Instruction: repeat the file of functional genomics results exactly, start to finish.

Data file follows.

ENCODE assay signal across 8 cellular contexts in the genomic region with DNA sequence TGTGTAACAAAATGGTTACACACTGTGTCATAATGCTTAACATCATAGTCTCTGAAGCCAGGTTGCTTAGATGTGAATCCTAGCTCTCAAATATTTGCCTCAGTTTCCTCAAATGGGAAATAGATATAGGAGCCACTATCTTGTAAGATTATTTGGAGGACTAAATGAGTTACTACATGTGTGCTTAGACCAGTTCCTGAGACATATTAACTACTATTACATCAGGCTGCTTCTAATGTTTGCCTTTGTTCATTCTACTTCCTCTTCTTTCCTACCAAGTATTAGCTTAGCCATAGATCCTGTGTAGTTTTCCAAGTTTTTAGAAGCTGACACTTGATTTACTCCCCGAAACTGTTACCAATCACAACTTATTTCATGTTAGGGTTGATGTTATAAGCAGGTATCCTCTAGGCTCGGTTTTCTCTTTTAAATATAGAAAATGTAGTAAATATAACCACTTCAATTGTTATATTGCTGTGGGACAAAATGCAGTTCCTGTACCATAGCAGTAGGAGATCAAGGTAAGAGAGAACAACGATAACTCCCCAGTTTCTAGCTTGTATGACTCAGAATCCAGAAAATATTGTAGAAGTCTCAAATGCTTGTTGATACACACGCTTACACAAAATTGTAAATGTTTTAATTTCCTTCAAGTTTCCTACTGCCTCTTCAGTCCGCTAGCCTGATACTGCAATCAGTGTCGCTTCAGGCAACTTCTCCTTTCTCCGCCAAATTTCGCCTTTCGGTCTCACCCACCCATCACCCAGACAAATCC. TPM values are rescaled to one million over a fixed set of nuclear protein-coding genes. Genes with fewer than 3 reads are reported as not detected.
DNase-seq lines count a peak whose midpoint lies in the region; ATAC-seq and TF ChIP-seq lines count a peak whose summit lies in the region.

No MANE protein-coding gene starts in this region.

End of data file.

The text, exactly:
ENCODE assay signal across 8 cellular contexts in the genomic region with DNA sequence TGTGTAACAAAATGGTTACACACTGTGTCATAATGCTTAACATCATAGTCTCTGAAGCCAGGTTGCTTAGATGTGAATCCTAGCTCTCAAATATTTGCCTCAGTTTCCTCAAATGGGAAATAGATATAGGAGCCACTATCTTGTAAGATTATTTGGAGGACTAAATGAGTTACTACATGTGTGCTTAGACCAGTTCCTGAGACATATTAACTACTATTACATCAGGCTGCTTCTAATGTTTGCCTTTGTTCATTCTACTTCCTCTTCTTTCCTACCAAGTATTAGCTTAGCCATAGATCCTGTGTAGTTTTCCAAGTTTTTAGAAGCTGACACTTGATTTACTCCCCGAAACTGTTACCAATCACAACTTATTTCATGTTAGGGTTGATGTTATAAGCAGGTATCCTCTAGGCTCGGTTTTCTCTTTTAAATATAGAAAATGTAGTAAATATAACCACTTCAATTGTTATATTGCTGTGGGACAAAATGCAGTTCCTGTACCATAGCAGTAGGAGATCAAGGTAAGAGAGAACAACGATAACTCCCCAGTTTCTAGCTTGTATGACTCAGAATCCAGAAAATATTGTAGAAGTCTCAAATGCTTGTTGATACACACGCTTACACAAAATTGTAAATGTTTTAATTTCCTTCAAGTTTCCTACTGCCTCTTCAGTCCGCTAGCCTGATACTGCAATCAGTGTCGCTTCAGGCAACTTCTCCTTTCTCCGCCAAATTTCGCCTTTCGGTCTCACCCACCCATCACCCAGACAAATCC. TPM values are rescaled to one million over a fixed set of nuclear protein-coding genes. Genes with fewer than 3 reads are reported as not detected.
DNase-seq lines count a peak whose midpoint lies in the region; ATAC-seq and TF ChIP-seq lines count a peak whose summit lies in the region.

No MANE protein-coding gene starts in this region.